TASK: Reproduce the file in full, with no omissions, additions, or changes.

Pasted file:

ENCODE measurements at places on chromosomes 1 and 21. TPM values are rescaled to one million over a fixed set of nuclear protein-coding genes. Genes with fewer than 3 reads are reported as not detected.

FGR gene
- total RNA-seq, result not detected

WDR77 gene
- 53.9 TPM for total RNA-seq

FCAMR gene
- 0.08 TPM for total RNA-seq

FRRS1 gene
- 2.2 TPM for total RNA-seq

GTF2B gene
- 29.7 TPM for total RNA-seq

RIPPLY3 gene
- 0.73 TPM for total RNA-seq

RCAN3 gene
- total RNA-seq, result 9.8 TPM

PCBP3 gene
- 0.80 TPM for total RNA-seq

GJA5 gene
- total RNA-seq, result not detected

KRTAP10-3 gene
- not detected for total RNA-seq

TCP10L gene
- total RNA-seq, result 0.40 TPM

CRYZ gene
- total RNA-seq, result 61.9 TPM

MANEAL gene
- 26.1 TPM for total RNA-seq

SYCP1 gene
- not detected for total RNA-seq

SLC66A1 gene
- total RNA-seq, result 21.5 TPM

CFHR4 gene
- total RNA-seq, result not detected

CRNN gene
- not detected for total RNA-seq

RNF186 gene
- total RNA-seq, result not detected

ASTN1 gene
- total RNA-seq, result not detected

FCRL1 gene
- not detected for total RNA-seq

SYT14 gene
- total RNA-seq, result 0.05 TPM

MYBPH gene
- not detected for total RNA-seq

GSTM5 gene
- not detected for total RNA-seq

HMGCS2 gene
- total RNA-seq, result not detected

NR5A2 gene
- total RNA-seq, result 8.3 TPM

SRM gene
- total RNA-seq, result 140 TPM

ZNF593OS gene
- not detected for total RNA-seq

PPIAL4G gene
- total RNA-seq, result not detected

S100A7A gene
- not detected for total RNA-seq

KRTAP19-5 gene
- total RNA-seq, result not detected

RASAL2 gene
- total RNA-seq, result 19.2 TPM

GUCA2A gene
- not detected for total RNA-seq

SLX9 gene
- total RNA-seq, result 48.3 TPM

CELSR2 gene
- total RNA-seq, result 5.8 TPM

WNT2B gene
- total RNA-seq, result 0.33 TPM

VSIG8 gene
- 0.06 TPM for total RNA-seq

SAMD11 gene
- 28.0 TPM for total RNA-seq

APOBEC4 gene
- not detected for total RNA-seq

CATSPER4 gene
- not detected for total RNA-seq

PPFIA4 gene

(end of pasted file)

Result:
ENCODE measurements at places on chromosomes 1 and 21. TPM values are rescaled to one million over a fixed set of nuclear protein-coding genes. Genes with fewer than 3 reads are reported as not detected.

FGR gene
- total RNA-seq, result not detected

WDR77 gene
- 53.9 TPM for total RNA-seq

FCAMR gene
- 0.08 TPM for total RNA-seq

FRRS1 gene
- 2.2 TPM for total RNA-seq

GTF2B gene
- 29.7 TPM for total RNA-seq

RIPPLY3 gene
- 0.73 TPM for total RNA-seq

RCAN3 gene
- total RNA-seq, result 9.8 TPM

PCBP3 gene
- 0.80 TPM for total RNA-seq

GJA5 gene
- total RNA-seq, result not detected

KRTAP10-3 gene
- not detected for total RNA-seq

TCP10L gene
- total RNA-seq, result 0.40 TPM

CRYZ gene
- total RNA-seq, result 61.9 TPM

MANEAL gene
- 26.1 TPM for total RNA-seq

SYCP1 gene
- not detected for total RNA-seq

SLC66A1 gene
- total RNA-seq, result 21.5 TPM

CFHR4 gene
- total RNA-seq, result not detected

CRNN gene
- not detected for total RNA-seq

RNF186 gene
- total RNA-seq, result not detected

ASTN1 gene
- total RNA-seq, result not detected

FCRL1 gene
- not detected for total RNA-seq

SYT14 gene
- total RNA-seq, result 0.05 TPM

MYBPH gene
- not detected for total RNA-seq

GSTM5 gene
- not detected for total RNA-seq

HMGCS2 gene
- total RNA-seq, result not detected

NR5A2 gene
- total RNA-seq, result 8.3 TPM

SRM gene
- total RNA-seq, result 140 TPM

ZNF593OS gene
- not detected for total RNA-seq

PPIAL4G gene
- total RNA-seq, result not detected

S100A7A gene
- not detected for total RNA-seq

KRTAP19-5 gene
- total RNA-seq, result not detected

RASAL2 gene
- total RNA-seq, result 19.2 TPM

GUCA2A gene
- not detected for total RNA-seq

SLX9 gene
- total RNA-seq, result 48.3 TPM

CELSR2 gene
- total RNA-seq, result 5.8 TPM

WNT2B gene
- total RNA-seq, result 0.33 TPM

VSIG8 gene
- 0.06 TPM for total RNA-seq

SAMD11 gene
- 28.0 TPM for total RNA-seq

APOBEC4 gene
- not detected for total RNA-seq

CATSPER4 gene
- not detected for total RNA-seq

PPFIA4 gene